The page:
Today’s Adventure

Last Sunday, I reported on walking down to the American Legion, south of town. Today I decided to head in the other direction, north on Section Street to St. James Episcopal Church (formerly St. James’—it lost the apostrophe when it moved to its current location). This is a longer walk—over three miles—but I figured I needed it because a morning meeting yesterday had precluded a trip to the gym (and culminated in a hypercaloric lunch).

The route was almost entirely shady, and it was relatively cool (the sign in front of Fairhope Elementary School, in full sun, reported 81  at 9:50 a.m.), and there was a nice breeze most of the time, so it was really quite pleasant and not at all exhausting. But it is also quite hilly, so my Virtual Partner was ahead of me the entire way.

The map shows a slight diversion early on: contemplating the glaring sun on the sidewalk on both sides of Oak Avenue between Church Street and Section Street, I decided to detour through the Colony Cemetery. Impressively, the GPS trace on the map clearly shows how I started down the sidewalk, then backtracked to enter the cemetery gate. The second small jag was when I veered off the road to quickly view a glass-fronted display board containing a map showing the layout of the cemetery and location of all the graves. This may well have been the first time I had visited the cemetery since the early 1980s when my fellow den leader and I took our Cub Scouts there to make rubbings of the gravestones. Many improvements have since been made, and this was a reminder that I need to return and explore more fully.

Both this route and last week’s are part of the Eastern Shore Trail, a paved walking/running/cycling path that, when completed, will extend from the USS Alabama on Battleship Parkway (the causeway across Mobile Bay from Mobile to the Eastern Shore) to Weeks Bay National Estuarine Research Reserve in south Baldwin County. Although there are occasional gripes about money being spent for sidewalks that no one uses, some portions of the trail are quite heavily trafficked: on my way to and from Baytreat yesterday, I saw bumper-to-bumper (as it were) cyclists, runners, and walkers along that portion of the path. This morning, although a few cyclists passed me (in the street—not on the path), I encountered only one other walker.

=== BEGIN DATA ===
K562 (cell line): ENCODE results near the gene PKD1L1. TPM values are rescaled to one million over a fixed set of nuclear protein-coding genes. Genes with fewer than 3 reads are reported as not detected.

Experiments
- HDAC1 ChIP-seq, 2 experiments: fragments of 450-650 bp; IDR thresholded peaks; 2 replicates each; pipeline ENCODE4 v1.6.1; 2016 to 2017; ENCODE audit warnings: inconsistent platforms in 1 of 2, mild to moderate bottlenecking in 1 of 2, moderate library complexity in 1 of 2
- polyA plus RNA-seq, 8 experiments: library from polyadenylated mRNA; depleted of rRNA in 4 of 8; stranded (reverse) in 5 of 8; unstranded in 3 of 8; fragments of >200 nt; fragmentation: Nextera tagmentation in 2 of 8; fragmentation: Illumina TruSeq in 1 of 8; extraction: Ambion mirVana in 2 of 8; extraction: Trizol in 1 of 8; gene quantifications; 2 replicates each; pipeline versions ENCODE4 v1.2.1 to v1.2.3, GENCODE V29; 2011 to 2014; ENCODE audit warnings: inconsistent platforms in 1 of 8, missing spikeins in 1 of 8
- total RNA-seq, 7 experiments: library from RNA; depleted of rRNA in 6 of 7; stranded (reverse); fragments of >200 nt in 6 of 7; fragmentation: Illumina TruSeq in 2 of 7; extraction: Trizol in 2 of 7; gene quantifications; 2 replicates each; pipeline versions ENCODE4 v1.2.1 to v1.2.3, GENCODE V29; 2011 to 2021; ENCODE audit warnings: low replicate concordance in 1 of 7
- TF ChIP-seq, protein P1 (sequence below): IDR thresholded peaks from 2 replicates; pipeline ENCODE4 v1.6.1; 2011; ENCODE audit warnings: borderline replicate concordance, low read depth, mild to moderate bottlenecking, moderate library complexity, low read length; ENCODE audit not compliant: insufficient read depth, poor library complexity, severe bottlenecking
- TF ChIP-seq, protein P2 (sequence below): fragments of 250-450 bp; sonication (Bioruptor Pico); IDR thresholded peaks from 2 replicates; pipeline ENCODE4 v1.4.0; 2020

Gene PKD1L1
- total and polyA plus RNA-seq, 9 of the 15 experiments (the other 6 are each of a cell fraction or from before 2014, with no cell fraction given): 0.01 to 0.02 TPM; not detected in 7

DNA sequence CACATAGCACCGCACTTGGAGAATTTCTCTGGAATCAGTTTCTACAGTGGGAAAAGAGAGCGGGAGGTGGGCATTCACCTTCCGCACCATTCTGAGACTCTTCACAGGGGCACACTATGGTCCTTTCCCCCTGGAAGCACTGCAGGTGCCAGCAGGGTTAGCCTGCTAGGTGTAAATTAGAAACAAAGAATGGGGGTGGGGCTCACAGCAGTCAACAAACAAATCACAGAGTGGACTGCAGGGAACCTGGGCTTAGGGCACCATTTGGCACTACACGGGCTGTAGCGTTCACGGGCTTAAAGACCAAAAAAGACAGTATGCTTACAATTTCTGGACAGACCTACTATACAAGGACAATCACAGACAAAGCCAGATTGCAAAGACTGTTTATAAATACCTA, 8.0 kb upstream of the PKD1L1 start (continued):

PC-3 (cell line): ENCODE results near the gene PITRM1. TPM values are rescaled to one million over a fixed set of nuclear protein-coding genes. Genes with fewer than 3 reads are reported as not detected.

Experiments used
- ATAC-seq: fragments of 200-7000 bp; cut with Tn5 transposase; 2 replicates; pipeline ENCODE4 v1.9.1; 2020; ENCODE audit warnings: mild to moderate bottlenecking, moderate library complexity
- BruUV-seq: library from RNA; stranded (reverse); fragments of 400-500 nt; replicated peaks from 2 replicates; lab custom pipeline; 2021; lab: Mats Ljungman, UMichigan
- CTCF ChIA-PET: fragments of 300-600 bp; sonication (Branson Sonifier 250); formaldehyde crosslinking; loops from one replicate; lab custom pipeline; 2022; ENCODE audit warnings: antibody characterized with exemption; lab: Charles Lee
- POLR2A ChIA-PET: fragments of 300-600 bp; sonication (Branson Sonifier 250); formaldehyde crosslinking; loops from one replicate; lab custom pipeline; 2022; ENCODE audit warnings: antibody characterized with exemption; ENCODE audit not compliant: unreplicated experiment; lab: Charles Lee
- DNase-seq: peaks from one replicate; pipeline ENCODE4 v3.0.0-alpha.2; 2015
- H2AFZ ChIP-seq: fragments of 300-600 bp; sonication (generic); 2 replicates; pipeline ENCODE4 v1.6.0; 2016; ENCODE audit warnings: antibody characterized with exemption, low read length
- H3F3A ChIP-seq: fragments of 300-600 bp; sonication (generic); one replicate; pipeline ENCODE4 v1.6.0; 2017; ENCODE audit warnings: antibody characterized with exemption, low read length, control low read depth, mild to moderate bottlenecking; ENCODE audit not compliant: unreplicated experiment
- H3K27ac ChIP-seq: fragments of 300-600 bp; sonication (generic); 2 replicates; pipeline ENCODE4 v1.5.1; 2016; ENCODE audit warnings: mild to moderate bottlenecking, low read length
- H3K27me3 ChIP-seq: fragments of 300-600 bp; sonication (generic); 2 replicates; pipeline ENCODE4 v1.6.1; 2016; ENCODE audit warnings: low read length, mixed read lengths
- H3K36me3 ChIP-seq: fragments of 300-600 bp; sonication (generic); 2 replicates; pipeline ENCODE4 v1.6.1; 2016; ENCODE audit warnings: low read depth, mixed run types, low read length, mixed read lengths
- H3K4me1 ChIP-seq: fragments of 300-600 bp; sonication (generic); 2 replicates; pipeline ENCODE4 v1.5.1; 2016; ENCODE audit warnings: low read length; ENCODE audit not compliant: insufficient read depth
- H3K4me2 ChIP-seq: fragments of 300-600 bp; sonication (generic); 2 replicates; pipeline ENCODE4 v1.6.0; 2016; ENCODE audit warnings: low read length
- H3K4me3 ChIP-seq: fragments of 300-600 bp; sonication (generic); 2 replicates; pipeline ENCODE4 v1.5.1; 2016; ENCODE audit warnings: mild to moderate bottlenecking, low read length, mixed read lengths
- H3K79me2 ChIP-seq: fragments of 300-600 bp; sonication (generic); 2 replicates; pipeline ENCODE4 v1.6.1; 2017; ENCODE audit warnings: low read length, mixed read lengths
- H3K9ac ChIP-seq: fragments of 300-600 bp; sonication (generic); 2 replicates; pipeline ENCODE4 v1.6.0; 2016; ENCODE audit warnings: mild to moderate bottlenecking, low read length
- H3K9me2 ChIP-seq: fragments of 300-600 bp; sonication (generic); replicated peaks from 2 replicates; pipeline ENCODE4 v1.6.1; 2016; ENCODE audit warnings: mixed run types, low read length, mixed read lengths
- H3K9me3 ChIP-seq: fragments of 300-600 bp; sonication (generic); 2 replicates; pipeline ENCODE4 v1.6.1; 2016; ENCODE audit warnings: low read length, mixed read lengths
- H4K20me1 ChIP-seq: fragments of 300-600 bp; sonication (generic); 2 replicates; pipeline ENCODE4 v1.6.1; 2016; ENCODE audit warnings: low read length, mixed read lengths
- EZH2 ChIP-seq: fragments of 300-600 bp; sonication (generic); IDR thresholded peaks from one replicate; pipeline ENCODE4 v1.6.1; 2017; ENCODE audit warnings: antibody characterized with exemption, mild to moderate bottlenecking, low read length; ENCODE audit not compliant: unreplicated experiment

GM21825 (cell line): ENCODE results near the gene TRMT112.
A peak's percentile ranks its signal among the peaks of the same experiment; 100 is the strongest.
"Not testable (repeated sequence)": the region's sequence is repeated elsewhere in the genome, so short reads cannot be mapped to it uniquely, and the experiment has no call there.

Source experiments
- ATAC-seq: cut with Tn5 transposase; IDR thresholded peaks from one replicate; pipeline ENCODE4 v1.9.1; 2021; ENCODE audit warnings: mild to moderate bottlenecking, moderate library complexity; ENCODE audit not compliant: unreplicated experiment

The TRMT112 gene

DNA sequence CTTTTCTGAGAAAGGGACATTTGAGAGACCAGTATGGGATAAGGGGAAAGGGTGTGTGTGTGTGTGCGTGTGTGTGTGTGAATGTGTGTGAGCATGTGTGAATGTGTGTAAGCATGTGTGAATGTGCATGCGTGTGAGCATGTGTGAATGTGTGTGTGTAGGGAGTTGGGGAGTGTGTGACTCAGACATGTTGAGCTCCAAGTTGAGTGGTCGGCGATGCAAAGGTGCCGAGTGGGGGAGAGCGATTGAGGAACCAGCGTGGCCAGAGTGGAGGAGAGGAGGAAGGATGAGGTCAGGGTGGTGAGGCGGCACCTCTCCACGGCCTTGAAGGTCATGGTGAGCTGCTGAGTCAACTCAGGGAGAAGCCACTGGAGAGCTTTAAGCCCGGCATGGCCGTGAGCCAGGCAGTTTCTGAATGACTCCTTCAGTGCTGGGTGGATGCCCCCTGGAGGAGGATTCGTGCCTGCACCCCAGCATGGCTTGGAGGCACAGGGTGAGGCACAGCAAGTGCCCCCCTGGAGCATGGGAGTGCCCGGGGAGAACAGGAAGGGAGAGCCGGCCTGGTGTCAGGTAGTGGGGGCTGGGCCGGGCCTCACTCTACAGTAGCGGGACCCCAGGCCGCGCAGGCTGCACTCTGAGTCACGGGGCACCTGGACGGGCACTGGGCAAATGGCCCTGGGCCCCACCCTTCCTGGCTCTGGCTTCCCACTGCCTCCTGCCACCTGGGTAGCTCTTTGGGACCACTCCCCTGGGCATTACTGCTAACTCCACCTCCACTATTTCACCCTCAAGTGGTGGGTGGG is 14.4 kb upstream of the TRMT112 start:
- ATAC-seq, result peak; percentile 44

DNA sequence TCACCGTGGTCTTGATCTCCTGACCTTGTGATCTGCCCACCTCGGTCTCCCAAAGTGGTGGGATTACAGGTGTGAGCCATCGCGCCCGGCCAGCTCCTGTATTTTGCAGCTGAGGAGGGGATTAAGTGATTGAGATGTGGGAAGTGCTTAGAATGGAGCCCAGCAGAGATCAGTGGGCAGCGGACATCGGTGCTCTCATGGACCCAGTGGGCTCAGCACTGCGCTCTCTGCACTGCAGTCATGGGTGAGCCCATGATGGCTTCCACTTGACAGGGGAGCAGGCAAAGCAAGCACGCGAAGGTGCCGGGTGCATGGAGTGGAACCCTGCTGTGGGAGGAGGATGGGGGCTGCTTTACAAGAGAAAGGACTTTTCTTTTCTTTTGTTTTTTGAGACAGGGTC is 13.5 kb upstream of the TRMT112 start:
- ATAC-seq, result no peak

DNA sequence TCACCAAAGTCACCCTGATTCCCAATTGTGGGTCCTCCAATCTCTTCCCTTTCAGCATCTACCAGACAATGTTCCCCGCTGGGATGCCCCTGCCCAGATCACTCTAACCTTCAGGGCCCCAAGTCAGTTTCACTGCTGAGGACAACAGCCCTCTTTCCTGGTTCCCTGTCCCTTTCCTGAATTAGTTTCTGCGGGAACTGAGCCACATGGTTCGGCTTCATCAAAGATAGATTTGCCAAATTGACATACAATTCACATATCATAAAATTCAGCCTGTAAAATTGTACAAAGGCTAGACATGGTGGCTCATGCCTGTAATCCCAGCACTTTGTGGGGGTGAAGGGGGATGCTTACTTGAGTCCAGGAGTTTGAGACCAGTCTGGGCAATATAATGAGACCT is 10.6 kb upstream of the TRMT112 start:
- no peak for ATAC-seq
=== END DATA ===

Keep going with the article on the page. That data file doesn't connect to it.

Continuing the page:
As I was headed down past the gully north of the Eastern Shore Art Center, I spotted a young woman who appeared to be wearing an oddly shaped backpack. It flared up around her head in such a way that I thought it might be the backrest of some kind of baby carrier. As she approached, however, I saw that she had a guitar over her shoulder. I speculated on whether she was coming from a gig somewhere—perhaps the Coffee Loft—or headed somewhere—perhaps a church—to play. On my return, meeting her again in front of the Summit gas station at Gayfer Avenue, I asked, “How did it go?” She started to say something, then asked, “How did what go—the walk or the [unintelligible]?” I said I thought she might have been going somewhere to play, and she said, “Oh, I was, but it was just on the grass somewhere, and I decided it was really too hot.” She did look pretty bedraggled, and I felt that the way I’d spent the time—mostly in the shade—had been pleasanter.

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